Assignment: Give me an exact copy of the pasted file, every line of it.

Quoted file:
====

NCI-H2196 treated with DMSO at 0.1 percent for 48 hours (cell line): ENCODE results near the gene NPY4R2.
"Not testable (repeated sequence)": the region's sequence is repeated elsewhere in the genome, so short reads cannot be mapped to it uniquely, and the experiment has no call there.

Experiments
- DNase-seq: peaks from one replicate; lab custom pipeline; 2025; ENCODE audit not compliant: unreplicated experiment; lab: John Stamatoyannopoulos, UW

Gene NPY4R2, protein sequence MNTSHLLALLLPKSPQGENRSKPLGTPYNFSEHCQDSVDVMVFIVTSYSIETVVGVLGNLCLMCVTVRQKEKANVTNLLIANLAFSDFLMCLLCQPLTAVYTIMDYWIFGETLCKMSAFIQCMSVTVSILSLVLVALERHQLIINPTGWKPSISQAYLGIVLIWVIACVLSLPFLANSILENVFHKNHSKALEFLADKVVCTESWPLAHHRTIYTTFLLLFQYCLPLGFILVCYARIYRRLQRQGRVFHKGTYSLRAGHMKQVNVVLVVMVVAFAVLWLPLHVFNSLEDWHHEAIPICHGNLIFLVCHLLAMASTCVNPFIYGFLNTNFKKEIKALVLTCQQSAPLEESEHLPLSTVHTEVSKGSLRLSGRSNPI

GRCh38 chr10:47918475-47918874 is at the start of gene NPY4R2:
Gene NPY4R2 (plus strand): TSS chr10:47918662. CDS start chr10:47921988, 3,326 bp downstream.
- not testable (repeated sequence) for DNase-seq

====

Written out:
NCI-H2196 treated with DMSO at 0.1 percent for 48 hours (cell line): ENCODE results near the gene NPY4R2.
"Not testable (repeated sequence)": the region's sequence is repeated elsewhere in the genome, so short reads cannot be mapped to it uniquely, and the experiment has no call there.

Experiments
- DNase-seq: peaks from one replicate; lab custom pipeline; 2025; ENCODE audit not compliant: unreplicated experiment; lab: John Stamatoyannopoulos, UW

Gene NPY4R2, protein sequence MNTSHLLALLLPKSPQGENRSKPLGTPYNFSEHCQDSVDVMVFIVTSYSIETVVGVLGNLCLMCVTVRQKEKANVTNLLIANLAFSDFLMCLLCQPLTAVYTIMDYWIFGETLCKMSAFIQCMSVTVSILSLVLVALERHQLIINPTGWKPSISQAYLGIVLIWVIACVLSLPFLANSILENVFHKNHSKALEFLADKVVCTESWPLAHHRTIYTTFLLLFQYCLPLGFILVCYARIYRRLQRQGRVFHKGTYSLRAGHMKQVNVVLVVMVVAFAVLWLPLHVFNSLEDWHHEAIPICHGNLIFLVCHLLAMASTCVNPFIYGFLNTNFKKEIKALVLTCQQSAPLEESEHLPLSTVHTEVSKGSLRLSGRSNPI

GRCh38 chr10:47918475-47918874 is at the start of gene NPY4R2:
Gene NPY4R2 (plus strand): TSS chr10:47918662. CDS start chr10:47921988, 3,326 bp downstream.
- not testable (repeated sequence) for DNase-seq